Richardson Olmsted Complex
The Richardson Olmsted Complex is a grouping of Medina red sandstone and brick hospital buildings designed in 1870 in the Kirkbride Plan by architect Henry Hobson Richardson with grounds by landscape architect Frederick Law Olmsted. The complex was the largest commission of Richardson’s career and marks the beginning of his characteristic “Romanesque Revival” style known as “Richardsonian Romanesque.” It was added to the National Register of Historic Places on January 12, 1973 and designated a National Historic Landmark on June 24, 1986.

Sculptures and monuments
There are several sculptures and monuments located throughout the city, including:

Michelangelo’s David by Angelus and Sons (founder)
Soldiers and Sailors Monument (Civil War Monument) by Caspar Bubert (Sculptor), George W. Keller (Architect), M.J. Powers (Founder)
McKinley Monument by Alexander Phimister Proctor (Sculptor), Newman & Evans (Sculptor), Carrère and Hastings (Architect)
Wolfgang A. Mozart by Olin H. Warner (Sculptor), Bureau Brothers Foundry (Founder)
Alexander Petofi (Sandor Petofi) by Geza Kende (Sculptor; Original Bust), Gabriella F. Koszorus-Varsa (Sculptor; New Bust), Frank A. Spangenberg (Sculptor; Base)
John F. Kennedy bust by Bryant Baker
Giuseppe Verdi by Antonio Ugo (Sculptor), A. Decianno (Sculptor)
Frederic Chopin by Jozef Mazur
Frank X. Schwab by C. Sorgi
Indian Hunter by John Quincy Adams Ward
General Daniel Davidson Bidwell by Sahl Swarz
Commodore Oliver Hazard Perry by Charles Henry Niehaus


Birge-Horton House
The Birge-Horton House was designed in 1895 by the Buffalo architectural firm of Green and Wicks and is a Georgian Revival style row house in “The Midway” section of Delaware Avenue. It is a four-story brick house with stone trim. The house is situated within the boundaries of the Allentown Historic District. The Birge-Horton House was the last of the thirteen luxury row houses built from 1893-1895. All were four-story houses and each house is the work of varying architects and of different designs, however, they give an overall appearance of unified composition because of similarities in height, width, and construction materials.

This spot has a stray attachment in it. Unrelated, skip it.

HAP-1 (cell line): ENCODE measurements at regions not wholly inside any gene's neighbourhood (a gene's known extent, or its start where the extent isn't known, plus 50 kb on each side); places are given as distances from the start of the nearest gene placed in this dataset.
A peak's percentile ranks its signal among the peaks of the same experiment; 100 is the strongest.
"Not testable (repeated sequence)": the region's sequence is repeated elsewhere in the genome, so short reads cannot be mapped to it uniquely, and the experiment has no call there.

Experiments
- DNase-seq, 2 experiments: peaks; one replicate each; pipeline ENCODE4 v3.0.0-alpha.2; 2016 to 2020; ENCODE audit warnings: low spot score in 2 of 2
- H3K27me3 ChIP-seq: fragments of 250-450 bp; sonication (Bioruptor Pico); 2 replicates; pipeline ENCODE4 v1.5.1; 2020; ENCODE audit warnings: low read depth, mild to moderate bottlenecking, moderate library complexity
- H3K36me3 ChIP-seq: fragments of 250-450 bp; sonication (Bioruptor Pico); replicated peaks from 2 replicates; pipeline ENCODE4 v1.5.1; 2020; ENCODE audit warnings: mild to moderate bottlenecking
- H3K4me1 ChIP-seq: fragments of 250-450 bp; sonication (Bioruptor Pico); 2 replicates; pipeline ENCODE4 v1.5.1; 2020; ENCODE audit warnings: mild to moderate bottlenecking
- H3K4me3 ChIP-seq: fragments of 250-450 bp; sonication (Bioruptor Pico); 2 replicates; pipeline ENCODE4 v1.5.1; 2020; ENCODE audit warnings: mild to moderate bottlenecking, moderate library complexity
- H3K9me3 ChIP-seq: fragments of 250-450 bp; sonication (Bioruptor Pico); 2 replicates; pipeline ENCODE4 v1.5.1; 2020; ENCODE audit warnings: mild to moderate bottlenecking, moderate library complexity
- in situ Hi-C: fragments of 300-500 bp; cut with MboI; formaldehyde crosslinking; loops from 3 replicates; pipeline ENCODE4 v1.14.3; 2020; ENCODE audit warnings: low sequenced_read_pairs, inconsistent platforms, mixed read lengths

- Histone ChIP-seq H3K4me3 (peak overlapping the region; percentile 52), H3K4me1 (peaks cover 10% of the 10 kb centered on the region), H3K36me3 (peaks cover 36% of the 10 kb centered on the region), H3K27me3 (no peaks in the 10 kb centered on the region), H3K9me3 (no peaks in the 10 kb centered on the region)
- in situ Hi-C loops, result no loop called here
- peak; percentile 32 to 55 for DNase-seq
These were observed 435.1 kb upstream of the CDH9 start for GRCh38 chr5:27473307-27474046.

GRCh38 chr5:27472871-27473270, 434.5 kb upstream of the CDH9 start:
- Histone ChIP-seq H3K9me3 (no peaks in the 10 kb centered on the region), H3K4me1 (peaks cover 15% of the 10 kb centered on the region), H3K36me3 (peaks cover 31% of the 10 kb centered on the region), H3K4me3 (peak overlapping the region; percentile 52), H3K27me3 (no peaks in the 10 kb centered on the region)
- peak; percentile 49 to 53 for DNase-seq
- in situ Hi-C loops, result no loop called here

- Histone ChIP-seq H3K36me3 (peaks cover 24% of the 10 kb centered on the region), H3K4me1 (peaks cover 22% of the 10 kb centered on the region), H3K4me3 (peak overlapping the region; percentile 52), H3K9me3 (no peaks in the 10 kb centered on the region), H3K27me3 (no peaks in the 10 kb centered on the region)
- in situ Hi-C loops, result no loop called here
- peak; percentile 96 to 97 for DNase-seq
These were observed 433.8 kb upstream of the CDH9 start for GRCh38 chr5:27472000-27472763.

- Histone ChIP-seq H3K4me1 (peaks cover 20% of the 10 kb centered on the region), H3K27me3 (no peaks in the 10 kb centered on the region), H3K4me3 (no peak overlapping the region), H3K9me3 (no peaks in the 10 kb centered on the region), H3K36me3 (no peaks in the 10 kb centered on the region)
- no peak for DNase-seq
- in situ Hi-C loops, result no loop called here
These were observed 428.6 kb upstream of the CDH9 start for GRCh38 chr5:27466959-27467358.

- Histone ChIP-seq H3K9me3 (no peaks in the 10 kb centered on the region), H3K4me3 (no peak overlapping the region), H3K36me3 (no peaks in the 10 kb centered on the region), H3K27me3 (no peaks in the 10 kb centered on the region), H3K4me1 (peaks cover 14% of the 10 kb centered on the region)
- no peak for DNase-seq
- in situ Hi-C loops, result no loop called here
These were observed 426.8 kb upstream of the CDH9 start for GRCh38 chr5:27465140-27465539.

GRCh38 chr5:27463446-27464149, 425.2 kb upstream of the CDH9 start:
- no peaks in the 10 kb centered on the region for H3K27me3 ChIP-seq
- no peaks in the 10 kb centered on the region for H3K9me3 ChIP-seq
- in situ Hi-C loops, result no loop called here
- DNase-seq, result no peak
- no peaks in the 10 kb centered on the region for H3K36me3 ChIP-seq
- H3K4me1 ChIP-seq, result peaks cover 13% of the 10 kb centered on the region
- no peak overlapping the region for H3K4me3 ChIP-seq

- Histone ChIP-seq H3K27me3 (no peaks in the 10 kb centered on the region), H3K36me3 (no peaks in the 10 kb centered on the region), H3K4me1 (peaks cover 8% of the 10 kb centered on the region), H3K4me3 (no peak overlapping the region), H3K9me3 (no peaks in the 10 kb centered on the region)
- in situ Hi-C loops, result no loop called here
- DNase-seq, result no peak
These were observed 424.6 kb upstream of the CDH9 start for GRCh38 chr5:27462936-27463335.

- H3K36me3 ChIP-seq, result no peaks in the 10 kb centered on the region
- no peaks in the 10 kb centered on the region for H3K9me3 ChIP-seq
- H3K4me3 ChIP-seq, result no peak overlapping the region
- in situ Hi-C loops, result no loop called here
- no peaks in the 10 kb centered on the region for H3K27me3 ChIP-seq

Charles W. Goodyear House
The Charles W. Goodyear House was designed by Buffalo architect Edward Green, of the Buffalo architecture firm Green & Wicks, and was completed in 1903 at a cost of $500,000 (equivalent to $13,619,000 in 2017). The home was built for Charles and Ella Goodyear. The house is located in the Delaware Avenue Historic District, a federally designated historic district listed on the National Register of Historic Places since 1974. The exterior of the 2 1⁄2-story house is brick trimmed with stone. The mansard roof includes a row of dormers with pedimented tops with a festooned motif that runs along the roofline above a dentilled cornice. The principal entrance is on the north (right) side of the house denoted by a large arched doorway, bordered on each side by stone urns. The east façade facing Delaware Avenue has a one-story porch with columns, that was later bricked in.

Darwin D. Martin House
The Darwin D. Martin House was designed by Frank Lloyd Wright and built between 1903 and 1905 for Darwin D. Martin, an executive of the Larkin Soap Company. Martin chose Wright to design his own house because he was so impressed with Wright and his design for the Larkin Administration Building. The Martin House is considered to be one of the most important projects from Wright’s Prairie School era. Compared to other Prairie Houses, the Martin House is unusually large and has an open plan containing fifteen distinctive patterns of nearly 400 art glass windows, designed by Wright, some of which contain over 750 individual pieces of iridescent glass, that act as light screens to connect exterior views to the spaces within. More patterns of art glass were designed for the house than for any other of Wright’s Prairie Houses. It was added to the National Register of Historic Places on February 24, 1986 and designated a National Historic Landmark, also on February 24, 1986.

Theodore Roosevelt Inaugural National Historic Site